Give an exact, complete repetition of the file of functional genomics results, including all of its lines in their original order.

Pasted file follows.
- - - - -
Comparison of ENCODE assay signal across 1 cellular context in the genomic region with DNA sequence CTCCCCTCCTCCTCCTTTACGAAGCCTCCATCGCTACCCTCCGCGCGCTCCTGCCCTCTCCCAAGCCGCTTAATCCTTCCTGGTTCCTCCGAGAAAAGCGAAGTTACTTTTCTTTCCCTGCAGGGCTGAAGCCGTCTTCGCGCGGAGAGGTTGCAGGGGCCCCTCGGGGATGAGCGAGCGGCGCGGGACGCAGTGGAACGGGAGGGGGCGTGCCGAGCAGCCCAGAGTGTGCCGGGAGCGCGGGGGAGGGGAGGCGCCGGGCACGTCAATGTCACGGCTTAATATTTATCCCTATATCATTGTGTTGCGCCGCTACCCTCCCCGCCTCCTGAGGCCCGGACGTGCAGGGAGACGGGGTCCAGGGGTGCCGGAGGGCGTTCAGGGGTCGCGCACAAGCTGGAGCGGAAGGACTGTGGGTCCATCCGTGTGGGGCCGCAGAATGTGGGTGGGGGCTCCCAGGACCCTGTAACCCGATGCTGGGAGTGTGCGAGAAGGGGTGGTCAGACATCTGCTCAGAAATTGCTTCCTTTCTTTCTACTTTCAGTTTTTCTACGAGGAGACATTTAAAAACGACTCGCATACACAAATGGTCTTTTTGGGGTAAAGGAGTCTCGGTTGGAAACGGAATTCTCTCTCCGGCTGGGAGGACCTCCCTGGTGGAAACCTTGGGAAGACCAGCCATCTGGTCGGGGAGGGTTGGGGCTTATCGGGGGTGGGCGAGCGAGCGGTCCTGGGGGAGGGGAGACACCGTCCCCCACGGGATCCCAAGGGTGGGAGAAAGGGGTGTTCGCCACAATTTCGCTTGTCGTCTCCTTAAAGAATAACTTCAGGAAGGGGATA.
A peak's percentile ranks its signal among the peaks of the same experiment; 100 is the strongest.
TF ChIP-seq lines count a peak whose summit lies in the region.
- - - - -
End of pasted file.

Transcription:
Comparison of ENCODE assay signal across 1 cellular context in the genomic region with DNA sequence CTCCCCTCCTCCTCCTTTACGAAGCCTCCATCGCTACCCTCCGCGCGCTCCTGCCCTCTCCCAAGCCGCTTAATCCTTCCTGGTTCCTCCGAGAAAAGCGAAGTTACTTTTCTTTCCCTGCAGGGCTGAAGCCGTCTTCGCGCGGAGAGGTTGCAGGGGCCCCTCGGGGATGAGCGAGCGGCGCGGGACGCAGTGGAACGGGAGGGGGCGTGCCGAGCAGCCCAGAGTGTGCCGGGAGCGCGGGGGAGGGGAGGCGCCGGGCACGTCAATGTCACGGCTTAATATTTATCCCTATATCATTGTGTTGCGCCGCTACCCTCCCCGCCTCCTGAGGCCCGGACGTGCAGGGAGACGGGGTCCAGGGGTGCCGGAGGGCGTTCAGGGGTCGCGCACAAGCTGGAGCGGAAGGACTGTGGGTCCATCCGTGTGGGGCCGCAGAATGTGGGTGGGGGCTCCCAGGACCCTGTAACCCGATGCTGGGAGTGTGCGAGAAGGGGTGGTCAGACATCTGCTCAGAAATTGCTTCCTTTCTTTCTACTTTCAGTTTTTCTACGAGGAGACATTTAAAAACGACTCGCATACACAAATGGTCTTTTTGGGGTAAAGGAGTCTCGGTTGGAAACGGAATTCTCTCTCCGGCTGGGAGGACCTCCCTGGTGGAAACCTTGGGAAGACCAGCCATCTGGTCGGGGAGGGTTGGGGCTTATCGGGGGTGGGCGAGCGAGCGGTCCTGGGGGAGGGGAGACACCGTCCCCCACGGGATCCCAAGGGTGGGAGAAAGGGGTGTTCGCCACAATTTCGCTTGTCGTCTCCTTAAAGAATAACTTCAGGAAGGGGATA.
A peak's percentile ranks its signal among the peaks of the same experiment; 100 is the strongest.
TF ChIP-seq lines count a peak whose summit lies in the region.